If the rough is heat tolerant (quartz, garnet, topaz, spinel and CZ for
example) I put the jig in a 250 degree pre-heated oven for 30 minutes to
harden the epoxy and loosen the super glue. At the end of this time, open
the oven door slightly. After 30 minutes of cooling remove the dops from
the transfer jig. Use small channel lock pliers, cushioned with a folded
paper towel, to hold the rough and lightly tap the original super-glued dop
with a screwdriver shaft it almost always drops right off. If the rough
is not heat tolerant (Jewel-lite, CreativeGem, Laser Gem), and you have
allowed a little extra depth in the rough like I suggested, you can use your
handy trim saw to cut the stone to release the flat dop after the epoxy has
hardened. With a good eye, adequate depth of rough, and a careful hand you
can cut off a really thin slice from the "crown" portion of the rough, and
skip the whole oven deal. If you tend to be a little clumsy or are really
afraid of sharp things (like diamond saws) then DON'T TRY THIS. It works
for me and I love it! Rinse both the vee/cone dop and stone, and the flat
dop with the thin slice of rough, in a jar of waste alcohol. Plunk the flat
dop into the jar of acetone so the thin slice of rough will be released.
Then clean the flat dop with fresh alcohol and it's ready to go again.
I always align my stone when ready to begin cutting the crown, even when I
use the keyed slots for the transfer. To do this, mount the transferred dop
& stone and set it to 90 degrees. Put the index wheel on a setting for one
of the 90 degree/girdle cuts you made on the pavilion, and eyeball the
girdle cut to as close to perpendicular to the lap as you can. Lower the
stone and lightly touch it to the polishing lap, and adjust the mast until
the needle is centered. Now put the stone on the lap for a second, lift it,
and use the polished portion to guide you in adjusting the cheater wheel
until the polished portion is in line (horizontal) with the pavilion girdle
line. Once aligned I usually advance the index wheel to the next girdle cut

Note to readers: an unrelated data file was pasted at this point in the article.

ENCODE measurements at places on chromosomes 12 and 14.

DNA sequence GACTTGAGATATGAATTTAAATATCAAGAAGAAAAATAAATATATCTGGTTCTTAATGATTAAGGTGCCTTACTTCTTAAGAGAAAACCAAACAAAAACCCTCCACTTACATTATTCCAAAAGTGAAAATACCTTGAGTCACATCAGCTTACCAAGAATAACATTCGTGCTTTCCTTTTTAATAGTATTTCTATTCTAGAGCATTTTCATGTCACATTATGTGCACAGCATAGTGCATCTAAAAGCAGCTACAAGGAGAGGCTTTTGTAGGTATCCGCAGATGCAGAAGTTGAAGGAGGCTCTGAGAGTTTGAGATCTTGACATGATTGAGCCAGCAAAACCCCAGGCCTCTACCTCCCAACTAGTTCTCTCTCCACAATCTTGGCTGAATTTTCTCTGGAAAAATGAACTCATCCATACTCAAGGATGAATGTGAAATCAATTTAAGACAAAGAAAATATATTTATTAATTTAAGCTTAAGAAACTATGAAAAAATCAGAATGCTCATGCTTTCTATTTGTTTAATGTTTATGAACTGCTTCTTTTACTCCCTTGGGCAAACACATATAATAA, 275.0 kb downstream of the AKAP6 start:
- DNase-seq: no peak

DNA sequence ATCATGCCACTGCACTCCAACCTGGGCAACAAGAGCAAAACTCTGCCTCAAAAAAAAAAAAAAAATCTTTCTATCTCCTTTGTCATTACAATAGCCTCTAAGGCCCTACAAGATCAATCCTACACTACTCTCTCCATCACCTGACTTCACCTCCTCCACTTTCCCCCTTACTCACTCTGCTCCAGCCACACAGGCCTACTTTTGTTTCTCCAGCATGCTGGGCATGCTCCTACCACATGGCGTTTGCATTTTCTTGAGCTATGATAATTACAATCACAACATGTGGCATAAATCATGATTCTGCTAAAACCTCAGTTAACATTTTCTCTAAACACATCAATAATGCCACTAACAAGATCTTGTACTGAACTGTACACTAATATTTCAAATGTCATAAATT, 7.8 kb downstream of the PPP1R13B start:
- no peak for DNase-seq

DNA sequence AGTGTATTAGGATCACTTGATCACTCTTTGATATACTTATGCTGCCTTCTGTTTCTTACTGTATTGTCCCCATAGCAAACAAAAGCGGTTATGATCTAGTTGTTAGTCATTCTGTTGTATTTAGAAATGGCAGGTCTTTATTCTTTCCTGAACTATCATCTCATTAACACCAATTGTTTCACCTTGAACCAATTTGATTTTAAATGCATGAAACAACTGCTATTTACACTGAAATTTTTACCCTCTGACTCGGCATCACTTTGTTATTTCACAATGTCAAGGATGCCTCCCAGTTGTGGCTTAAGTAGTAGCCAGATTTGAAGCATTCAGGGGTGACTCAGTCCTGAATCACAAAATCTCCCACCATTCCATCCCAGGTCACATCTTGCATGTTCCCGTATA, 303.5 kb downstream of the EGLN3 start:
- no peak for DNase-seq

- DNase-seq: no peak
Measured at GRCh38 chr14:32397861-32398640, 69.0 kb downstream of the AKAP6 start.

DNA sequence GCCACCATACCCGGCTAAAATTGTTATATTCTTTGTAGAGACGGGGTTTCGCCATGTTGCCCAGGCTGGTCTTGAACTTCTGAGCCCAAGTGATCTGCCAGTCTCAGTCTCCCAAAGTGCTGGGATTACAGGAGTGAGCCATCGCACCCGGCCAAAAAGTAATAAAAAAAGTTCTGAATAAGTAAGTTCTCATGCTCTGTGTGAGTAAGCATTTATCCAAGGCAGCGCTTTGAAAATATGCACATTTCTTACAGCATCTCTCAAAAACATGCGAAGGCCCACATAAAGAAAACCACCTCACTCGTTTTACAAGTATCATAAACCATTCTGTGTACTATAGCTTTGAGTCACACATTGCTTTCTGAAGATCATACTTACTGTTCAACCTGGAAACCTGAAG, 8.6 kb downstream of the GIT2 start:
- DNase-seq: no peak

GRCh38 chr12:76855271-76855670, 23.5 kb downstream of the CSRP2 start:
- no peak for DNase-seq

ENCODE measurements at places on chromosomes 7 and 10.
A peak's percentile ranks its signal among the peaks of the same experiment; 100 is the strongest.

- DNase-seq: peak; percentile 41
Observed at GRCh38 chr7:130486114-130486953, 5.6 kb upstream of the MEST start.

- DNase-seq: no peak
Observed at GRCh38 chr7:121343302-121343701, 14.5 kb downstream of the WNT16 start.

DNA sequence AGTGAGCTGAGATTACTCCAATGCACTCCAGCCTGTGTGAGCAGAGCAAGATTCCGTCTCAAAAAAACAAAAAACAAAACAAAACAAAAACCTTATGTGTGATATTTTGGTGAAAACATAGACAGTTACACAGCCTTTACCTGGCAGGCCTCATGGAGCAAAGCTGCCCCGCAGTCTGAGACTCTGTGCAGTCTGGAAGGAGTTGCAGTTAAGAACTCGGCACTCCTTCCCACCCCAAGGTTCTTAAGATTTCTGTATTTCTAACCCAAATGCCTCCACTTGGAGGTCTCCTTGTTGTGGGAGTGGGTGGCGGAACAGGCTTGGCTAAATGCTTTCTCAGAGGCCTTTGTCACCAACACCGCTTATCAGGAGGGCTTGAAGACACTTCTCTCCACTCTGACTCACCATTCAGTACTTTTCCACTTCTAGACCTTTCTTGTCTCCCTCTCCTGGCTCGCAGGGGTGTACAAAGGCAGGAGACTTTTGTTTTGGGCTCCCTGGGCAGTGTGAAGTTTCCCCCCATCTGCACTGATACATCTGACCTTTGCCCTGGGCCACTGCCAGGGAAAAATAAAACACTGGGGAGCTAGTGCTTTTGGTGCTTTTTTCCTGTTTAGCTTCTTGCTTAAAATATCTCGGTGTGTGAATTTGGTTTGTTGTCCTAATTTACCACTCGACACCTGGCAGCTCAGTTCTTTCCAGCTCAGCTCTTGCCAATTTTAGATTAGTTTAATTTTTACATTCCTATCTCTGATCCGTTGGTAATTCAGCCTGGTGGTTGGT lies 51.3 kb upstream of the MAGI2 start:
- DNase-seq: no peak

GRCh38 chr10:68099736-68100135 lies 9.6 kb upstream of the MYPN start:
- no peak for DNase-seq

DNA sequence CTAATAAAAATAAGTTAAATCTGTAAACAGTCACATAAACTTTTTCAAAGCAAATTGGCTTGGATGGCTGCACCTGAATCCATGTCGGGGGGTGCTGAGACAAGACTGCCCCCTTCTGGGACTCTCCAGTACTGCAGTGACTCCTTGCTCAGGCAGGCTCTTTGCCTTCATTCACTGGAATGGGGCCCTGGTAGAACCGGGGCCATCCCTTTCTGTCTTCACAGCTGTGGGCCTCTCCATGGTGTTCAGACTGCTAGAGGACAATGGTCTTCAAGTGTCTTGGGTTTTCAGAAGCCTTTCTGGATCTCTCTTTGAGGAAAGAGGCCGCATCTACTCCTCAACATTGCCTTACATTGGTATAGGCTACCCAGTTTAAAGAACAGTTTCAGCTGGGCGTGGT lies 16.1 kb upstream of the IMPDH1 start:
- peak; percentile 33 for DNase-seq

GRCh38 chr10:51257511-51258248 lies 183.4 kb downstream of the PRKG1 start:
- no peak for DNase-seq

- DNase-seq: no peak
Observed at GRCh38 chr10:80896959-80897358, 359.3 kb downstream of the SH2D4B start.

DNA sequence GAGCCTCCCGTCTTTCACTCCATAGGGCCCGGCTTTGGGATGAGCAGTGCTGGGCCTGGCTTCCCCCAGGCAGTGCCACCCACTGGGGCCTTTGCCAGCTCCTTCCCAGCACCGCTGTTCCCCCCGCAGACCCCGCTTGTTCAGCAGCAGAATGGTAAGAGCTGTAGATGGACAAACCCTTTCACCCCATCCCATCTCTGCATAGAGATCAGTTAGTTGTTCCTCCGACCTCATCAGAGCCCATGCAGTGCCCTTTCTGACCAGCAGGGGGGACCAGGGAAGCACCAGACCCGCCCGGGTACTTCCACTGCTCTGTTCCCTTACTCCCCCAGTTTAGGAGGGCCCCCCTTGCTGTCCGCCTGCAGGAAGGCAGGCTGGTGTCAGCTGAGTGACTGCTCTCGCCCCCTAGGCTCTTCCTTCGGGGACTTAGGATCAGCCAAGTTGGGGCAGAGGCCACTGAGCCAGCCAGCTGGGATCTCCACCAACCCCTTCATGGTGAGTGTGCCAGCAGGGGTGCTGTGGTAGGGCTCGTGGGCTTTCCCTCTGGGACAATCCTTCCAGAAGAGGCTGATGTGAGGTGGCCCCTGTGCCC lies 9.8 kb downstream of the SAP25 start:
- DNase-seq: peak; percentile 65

setting and repeat the process to confirm alignment. Then cut and polish
the crown per the diagram. One tip here when you are cutting/polishing
the crown of a oval or pear, I prefer to open the screw on the 45 degree
device and insert the dop almost all the way into the block, past the keyed
portion of the shaft of the dop, and eyeball the stone to square it with the
block. This way, as I adjust the height or cheater to get my table cut to
align with the meet points I have less lateral variance to deal with. Once
you have cut and polished the crown you can put the dop and attached stone
carefully in a jar with enough Attack solvent in it to cover the stone. It
will release the epoxy in a few hours. Clean the stone and dop in alcohol,
and admire your handy work!!
Now for some thoughts on rough. Since you are just starting, don't get big
amounts of anything, and I recommend you begin by using synthetic materials.
Try synthetic quartz, LaserGem, Jewel-lite and/or Creative Gem initially
They are pretty inexpensive, polish well with cerium, and will get you
pretty excited about what you can create. All of these materials are
relatively soft (Mohs 7 or less), so you won't be creating durable stones
for setting in rings (although I do more on cheap settings later). I have
been real pleased with material from Creative Gems (www.creativegems.com)
because they offer a wide range of materials and will sell in relatively
small quantity. Check out their on-line catalog. For larger quantities at
lower per-carat prices check out Morion Company (www.morioncompany.com).
Now that you have created a masterpiece, what do you do with it? I cut
strictly for pleasure and have sold nothing, but I've given away a lot.
Most people (let=92s be real, they are all women) that I have given stuff to
don't know what to do with a stone. It needs to be in a setting. The reason
I can afford to give stuff away is the inexpensive and attractive sterling
silver settings that are available from Tripps Jewelry (www.tripps.com).
You mount the stone yourself, and if I am really impressed with something
I've done I put it in 14K and give it to my wife! I suggest you purchase
the special stone-setting pliers, they really work well.
Wow, this has been fun. I hope you find this story useful, and that it helps
you quickly and successfully get started in your new hobby, using your Facetron
machine. There are so many great cutting diagrams available on line, and so much
to learn about different materials and techniques.
You will have a ball. Happy Cutting !!
Subject: In Defense of a Maligned Dealer
Date: Tue, 22 Jul 2003 00:22:48 -0700
To: LapidaryArtsDigest <firstname.lastname@example.org>
From: TA Masters <email@example.com>
I was at a well known tail gate some years ago and spotted a box with a
facet machine base and many dops carefully arranged on three separate